The new offer includes a one-off payment for the current financial year 2022/23 worth between £1,655 and £3,789 for Agenda for Change staff in England.
The UK government have offered nursing staff in England a new pay offer.
This includes a one-off payment for the current financial year 2022/23 worth between £1,655 and £3,789 for Agenda for Change staff in England.
As well as a 5% consolidated pay increase for 2023/24 and the creation of a new exclusive pay spine for all nursing staff intending to come into force for 2024/25.
Union UNISON have said they will recommend to its members that they accept the new pay offer.
Commenting on this, UNISON head of health Sara Gorton said: 'It’s a shame it took so long to get here. Health workers had to take many days of strike action, and thousands more had to threaten to join them, to get their unions into the room and proper talks underway.
'If accepted, the offer would boost pay significantly this year and mean a wage increase next year that’s more than the government had budgeted for. This is better than having to wait many more months for the NHS pay review body to make its recommendation.'
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This offer comes three months after the Royal College of Nursing's first ever day of strike action in England.
‘The government was forced into these negotiations and to reopen the pay award as a result of the historic pressure from nursing staff. Members took the hardest of decisions to go on strike and I believe they have been vindicated today,’ said Pat Cullen , RCN chief executive.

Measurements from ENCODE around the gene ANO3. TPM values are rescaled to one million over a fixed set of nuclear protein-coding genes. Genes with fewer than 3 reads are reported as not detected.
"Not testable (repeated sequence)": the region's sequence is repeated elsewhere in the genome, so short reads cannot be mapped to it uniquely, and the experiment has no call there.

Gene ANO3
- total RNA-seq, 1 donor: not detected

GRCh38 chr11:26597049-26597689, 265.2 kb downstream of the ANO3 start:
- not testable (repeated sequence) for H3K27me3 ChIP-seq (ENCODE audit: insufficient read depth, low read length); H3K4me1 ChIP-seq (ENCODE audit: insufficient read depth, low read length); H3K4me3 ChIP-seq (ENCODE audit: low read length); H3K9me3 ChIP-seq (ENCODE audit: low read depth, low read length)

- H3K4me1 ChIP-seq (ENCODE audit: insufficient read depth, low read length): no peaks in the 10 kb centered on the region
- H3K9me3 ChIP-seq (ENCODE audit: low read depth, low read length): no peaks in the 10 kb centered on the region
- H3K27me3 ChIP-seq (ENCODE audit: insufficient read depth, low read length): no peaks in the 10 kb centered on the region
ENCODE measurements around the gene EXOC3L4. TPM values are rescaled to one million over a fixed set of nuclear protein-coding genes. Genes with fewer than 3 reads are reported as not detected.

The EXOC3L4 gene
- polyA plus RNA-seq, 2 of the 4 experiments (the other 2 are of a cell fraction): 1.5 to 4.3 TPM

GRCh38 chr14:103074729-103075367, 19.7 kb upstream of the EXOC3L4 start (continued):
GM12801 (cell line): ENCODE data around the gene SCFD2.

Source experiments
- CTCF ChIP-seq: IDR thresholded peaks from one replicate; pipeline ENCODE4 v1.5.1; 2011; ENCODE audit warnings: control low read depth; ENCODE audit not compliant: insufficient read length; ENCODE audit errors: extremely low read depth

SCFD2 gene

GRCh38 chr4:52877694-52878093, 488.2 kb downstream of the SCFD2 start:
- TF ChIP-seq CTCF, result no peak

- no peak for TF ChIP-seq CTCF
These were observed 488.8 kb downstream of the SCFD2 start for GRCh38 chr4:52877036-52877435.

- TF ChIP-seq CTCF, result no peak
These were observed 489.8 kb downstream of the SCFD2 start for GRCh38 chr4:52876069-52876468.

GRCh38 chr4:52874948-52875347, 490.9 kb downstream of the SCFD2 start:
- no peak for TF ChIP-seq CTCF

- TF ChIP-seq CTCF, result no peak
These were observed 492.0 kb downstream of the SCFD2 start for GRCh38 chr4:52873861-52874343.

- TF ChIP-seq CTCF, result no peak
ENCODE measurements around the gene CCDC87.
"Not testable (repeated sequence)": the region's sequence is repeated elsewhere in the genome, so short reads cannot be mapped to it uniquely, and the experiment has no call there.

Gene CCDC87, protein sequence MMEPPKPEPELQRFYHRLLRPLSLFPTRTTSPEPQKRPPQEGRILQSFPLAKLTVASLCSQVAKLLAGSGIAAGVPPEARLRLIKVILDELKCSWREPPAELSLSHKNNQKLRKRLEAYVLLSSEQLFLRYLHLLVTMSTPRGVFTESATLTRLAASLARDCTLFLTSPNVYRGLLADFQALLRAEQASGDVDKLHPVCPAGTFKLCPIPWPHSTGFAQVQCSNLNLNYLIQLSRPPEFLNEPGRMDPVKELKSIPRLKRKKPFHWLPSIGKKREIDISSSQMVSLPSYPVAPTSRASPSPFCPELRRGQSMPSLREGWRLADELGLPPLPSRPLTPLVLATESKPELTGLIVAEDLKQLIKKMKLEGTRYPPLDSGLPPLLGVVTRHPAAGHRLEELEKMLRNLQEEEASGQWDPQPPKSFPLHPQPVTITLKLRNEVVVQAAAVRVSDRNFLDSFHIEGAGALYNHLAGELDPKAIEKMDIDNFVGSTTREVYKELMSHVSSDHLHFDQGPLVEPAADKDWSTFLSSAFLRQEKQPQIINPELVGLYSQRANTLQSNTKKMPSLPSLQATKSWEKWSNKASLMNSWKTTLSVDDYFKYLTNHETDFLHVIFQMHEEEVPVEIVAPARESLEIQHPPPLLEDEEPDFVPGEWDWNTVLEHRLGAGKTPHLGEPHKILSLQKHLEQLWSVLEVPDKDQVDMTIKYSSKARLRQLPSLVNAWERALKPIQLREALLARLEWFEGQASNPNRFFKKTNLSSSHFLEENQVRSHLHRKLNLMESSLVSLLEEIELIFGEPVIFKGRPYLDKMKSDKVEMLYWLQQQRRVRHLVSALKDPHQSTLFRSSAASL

There has also been a commitment from the government to a national evidence-based policy framework on safe staffing, focusing on registered nurses, that will draw on legislation in the rest of the UK and internationally.
The RCN’s elected council will recommend that members vote to accepting the offer, formally ending the dispute between the union and the government.
‘Our members will have their say on it and I respect everybody’s perspective. Each should look closely at what it means for them.
‘It is not a panacea, but it is real tangible progress and the RCN’s member leaders are asking fellow nursing staff to support what our negotiations have secured.’
NHS Employers called the offer a positive step for NHS teams and their patients.
'We will now play our part in explaining (and hopefully implementing) the government’s investment in pay in both the current year and the next. We also look forward to working with our trade union colleagues to further improve the retention, protection and career development of NHS staff as set out in the deal,' said Danny Mortimer, chief executive of NHS Employers.
The NHS Confederation also welcomed the news but chief executive, Matthew Taylor warned that funding for the new offer does not come out of already stretched NHS budgets.
'As always the devil will be in the detail. Leaders will be keen for the government to explain the full mechanics of how this award will be funded and stress that any funding for the award should not come out of already stretched NHS budgets, otherwise it will be a situation where we are robbing Peter to pay Paul with patients bearing the costs.'